You mean why were the Leonine prayers after low masses removed? I would say to shorten the length of the mass. It is the same reason why Bugnini removed so many “unnecessary” or “repetitive” things when creating the more Protestant-friendly New Order of the Mass.
Dunno, but I wish they’d bring it back. One former pastor of my parish had us all praying it after the weekday Masses. Seems like I heard anything like that has to have the permission of the bishop? To make it public devotion, I mean. No reason why a person can’t remain kneeling and pray it – which I do sometimes but it’s harder when everyone is getting up and leaving the pews, including the people you go to mass with. I want to say – hey, come on back & pray! LOL:signofcross:
It was removed (in 1964, Inter Oecumenici) insofar as these prayers, though after Mass, were prescribed.
As to why, prayers after Mass for a particular need are not always the most ideal form. The reason being that the Mass itself is the highest form of prayer and thus to follow it with post-Mass public prayers overshadows this idea. This principle was tacitly recognized in the idea that the Leonine Prayers were never said after a Solemn High Mass, or a Parochial Mass, or a Pontifical Mass, but after (as it was known then) a “private” Mass. The idea being that since the Mass was “private”, certain private devotions could be annexed to it. The 1964 decree merely extended this principle to all Masses, and recommended instead that petitions be said in the newly-inserted Prayers of the Faithful/General Intercessions.
It definatly happened after the priest said “The Mass has ended go in peace”. But then no-one leaves till the Priest does anyway right? And it was part of a tradition for almost 70-years.
Pope Leo XIII added it in 1886 to the Leonine Prayers, which he had directed to be said after Low Mass two years earlier. The practice of reciting these prayers after Mass was suppressed in 1964. However,
Pope John Paul II referred to the St Michael prayer in his Regina Coeli address of 24 April 1994 as follows:
“May prayer strengthen us for the spiritual battle that the Letter to the Ephesians speaks of: ‘Be strong in the Lord and in the strength of his might’ (Ephesians 6:10). The Book of Revelation refers to this same battle, recalling before our eyes the image of St Michael the Archangel (cf. Revelation 12:7). Pope Leo XIII certainly had this picture in mind when, at the end of the last century, he brought in, throughout the Church, a special prayer to St Michael: ‘Saint Michael the Archangel, defend us in battle. Be our protection against the wickedness and snares of the devil…’ Although this prayer is no longer recited at the end of Mass, I ask everyone not to forget it and to recite it to obtain help in the battle against the forces of darkness and against the spirit of this world.”
Anyway while I see much info, I don’t see the reason why its was removed. Interesting that Pope John Paul II mentions it here though.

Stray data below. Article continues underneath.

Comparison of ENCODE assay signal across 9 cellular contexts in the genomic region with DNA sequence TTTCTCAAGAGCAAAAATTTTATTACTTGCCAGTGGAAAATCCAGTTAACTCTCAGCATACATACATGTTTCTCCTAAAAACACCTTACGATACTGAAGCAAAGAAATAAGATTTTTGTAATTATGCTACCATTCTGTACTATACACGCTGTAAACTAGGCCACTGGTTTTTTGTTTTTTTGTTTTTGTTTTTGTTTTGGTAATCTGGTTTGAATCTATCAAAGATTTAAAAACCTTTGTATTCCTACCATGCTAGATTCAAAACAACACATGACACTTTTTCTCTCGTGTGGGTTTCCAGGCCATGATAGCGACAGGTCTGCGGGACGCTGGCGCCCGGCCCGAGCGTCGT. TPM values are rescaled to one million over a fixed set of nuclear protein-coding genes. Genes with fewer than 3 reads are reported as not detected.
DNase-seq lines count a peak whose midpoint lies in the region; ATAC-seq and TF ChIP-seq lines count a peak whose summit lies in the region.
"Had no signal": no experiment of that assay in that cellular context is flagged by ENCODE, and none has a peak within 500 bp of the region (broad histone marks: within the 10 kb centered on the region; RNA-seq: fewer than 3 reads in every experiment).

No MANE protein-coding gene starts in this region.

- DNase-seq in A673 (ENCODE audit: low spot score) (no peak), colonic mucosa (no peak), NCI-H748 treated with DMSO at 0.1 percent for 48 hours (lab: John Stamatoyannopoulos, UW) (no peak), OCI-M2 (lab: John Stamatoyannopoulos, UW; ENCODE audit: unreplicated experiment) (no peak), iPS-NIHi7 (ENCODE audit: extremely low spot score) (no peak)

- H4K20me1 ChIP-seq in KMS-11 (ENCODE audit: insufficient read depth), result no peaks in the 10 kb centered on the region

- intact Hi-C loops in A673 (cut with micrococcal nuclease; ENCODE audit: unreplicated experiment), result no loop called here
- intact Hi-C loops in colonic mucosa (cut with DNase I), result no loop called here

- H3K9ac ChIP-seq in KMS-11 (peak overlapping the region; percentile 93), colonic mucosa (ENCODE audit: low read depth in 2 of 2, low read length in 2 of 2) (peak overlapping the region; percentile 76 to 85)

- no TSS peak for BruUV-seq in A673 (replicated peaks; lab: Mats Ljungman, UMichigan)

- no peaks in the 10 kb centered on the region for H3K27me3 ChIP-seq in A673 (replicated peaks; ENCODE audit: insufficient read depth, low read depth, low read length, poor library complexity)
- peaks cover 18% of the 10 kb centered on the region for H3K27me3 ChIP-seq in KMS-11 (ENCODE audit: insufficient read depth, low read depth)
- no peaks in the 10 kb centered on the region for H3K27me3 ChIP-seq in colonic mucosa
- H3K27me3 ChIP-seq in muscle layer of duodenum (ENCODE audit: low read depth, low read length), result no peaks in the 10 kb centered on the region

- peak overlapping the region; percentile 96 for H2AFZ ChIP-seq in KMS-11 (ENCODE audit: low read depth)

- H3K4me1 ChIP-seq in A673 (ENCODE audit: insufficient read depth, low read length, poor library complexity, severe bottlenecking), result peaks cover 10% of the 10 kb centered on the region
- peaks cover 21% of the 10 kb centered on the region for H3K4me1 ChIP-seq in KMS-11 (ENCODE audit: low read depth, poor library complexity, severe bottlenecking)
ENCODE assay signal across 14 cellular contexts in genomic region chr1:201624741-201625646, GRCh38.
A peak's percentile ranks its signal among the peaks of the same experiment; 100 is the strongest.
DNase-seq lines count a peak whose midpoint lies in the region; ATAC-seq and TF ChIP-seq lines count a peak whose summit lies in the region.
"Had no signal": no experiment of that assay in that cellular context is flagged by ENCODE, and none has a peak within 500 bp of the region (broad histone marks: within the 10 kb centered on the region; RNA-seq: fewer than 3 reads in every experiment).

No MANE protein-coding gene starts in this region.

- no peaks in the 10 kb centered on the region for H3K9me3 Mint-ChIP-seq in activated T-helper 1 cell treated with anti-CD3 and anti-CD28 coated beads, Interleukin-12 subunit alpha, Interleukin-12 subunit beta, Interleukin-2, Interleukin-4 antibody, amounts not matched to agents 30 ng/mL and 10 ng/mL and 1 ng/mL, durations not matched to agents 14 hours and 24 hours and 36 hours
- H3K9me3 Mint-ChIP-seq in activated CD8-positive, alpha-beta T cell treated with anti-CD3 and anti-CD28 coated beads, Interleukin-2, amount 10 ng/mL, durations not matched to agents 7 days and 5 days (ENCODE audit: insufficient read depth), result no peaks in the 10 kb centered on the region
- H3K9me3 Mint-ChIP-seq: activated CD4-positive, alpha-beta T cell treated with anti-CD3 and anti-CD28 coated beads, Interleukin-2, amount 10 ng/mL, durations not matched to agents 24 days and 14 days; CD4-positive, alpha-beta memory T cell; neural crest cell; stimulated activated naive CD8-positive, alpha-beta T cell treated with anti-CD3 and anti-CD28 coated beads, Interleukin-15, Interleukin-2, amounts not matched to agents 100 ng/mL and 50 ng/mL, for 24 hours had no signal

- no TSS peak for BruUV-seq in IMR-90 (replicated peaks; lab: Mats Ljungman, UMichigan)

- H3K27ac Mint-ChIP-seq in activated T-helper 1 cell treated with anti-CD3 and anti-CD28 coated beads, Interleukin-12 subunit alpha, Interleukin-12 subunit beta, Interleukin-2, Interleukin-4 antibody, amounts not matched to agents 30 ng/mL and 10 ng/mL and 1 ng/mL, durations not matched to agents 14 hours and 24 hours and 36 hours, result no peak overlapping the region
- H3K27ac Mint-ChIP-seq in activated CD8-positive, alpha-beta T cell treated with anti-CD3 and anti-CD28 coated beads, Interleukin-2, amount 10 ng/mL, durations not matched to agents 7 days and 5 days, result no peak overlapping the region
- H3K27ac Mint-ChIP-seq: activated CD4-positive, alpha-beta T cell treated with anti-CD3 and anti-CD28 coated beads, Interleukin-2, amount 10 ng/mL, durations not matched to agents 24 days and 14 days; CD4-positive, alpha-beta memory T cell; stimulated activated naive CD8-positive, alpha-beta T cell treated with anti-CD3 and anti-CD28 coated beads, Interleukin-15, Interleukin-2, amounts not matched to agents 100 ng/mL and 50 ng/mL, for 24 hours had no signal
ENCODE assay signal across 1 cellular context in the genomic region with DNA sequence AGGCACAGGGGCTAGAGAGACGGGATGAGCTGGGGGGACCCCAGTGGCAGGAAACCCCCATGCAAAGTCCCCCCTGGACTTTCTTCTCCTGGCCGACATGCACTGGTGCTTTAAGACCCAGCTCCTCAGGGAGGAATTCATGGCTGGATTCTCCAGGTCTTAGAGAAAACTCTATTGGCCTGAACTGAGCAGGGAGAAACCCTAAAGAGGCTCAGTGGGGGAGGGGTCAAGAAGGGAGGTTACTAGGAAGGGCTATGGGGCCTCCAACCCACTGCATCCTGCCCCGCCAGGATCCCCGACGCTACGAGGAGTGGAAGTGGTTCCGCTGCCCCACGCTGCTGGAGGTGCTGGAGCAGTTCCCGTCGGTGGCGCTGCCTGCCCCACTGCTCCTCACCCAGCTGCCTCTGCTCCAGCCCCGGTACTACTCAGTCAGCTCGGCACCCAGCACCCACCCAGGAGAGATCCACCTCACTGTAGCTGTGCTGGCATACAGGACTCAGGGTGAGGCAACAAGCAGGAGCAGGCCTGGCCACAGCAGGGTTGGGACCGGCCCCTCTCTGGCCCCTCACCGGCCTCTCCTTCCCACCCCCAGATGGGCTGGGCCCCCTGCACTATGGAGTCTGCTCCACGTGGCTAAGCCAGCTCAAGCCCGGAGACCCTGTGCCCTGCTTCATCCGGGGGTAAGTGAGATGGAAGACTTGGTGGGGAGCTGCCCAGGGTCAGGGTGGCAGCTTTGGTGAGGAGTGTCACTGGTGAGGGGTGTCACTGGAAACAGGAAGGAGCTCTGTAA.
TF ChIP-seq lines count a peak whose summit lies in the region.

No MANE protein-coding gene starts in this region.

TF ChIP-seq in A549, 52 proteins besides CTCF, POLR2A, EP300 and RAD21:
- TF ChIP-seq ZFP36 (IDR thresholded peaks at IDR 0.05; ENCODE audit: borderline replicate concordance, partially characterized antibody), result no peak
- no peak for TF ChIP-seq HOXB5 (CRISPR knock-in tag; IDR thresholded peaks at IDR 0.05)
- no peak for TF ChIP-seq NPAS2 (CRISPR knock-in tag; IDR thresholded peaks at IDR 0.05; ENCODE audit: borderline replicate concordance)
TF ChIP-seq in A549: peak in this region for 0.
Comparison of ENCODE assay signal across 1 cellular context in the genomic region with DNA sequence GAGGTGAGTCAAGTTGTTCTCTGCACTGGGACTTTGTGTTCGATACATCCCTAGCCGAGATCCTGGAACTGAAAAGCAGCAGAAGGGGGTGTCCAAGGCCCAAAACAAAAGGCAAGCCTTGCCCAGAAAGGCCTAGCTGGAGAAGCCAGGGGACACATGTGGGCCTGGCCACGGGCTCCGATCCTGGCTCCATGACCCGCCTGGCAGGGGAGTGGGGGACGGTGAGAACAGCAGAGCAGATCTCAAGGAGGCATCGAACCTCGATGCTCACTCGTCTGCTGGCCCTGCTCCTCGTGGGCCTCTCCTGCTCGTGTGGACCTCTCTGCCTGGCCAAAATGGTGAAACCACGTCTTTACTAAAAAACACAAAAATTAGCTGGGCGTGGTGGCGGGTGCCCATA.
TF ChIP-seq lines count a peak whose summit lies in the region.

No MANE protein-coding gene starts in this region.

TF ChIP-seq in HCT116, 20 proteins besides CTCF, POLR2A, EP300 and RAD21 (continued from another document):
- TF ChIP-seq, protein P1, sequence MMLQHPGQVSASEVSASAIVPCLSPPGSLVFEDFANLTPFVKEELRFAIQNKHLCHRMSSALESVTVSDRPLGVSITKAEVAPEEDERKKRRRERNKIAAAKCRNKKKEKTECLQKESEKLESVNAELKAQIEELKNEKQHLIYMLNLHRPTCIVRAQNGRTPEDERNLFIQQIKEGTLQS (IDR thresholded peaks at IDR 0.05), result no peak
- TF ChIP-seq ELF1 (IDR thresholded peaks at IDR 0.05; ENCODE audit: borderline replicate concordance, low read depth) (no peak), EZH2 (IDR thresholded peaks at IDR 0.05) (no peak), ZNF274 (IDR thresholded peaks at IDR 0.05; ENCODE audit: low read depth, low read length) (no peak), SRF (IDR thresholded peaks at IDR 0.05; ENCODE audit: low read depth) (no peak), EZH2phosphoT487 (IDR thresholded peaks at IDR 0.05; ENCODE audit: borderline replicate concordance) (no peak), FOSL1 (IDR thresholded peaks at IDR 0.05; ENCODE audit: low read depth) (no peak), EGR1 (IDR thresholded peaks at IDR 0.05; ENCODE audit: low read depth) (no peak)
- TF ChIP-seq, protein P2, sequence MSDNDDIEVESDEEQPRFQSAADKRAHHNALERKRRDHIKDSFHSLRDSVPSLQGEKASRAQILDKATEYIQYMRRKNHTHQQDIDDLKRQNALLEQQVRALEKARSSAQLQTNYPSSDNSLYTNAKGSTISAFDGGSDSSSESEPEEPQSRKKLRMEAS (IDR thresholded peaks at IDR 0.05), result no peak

I’m impressed with the knowledge about this – you guys have done your homework!
The prayer should definitely be prayed often by Catholics, given the state our world is in – if not connected to Mass, then at other times. I also pray it during times of personal spiritual warfare and I can say it helps there too.:knight2::angel1:
The Prayer to St. Michael is not an official part of the Eucharistic liturgy.
I think AJV has given the best answer so far.
Many parishes recite the rosary before daily Mass. In my home parish, this recitation of the rosary is followed by the Angelus (It is a noon Mass) and the prayer to St. Michael.
In my home diocese, it also prayed during Charismatic prayer meetings. Many people I know include the prayer to St. Michael as part of their daily devotions.
It was during a Charismatic Conference many years ago that I learned of the dream that Pope Leo had that led to the Prayer for St. Michael’s protection.
Satan: Given enough time I will destroy your kingdom.
God: How long do you need?
Satan: 100 years
God: You have it.
Heres a bit of info you concerning that 100 year period which Pope Benedict spoke on this year. May 13th 2010 he ended his Homily with this. You could Google and read the entire content. I suppose his thinking is the 100 years began at fatima?
“May the seven years which separate us from the centenary of the apparitions hasten the fulfilment of the prophecy of the triumph of the Immaculate Heart of Mary, to the glory of the Most Holy Trinity.”
October 13, 1884 - Pope Leo XIII
On October 13, 1884, Pope Leo XIII was completing mass and as he walked away from the altar, he collapsed. When he awoke, he shared a vision. (The vision that Pope Leo XIII had became a reality 33 years to the day. It is known as the sun dancing in the heavens at Fatima in France.)
The actual vision that Pope Leo XIII had is as follows:
“I heard a noise in front of the Tabernacle. It was a confrontation between Jesus and Satan. Satan told Jesus if given time and power enough, he would destroy the church. Jesus asked in return, ‘How much time and how much power?’ Satan’s reply was one century and more influence over those who would follow him.” Pope Leo XIII said he heard Jesus say “So be it.” The 20th century was given to Satan as a time of testing. Pope Leo XIII was shaken by his experience and in response wrote the Prayer to St. Michael the Archangel, he gave the 20th Century to the Holy Spirit, and he wrote 13 encycles on the Rosary saying “The Rosary is the weapon that will defeat Satan.”
Whats true and not true is left for the imagination. Though Pope Benedict certainly seemed to be talking about this 100 years to end 2017 given to the Holy Spirit by Pope Leo XIII, who also added the Prayer to St Michael, matter of fact he wrote it.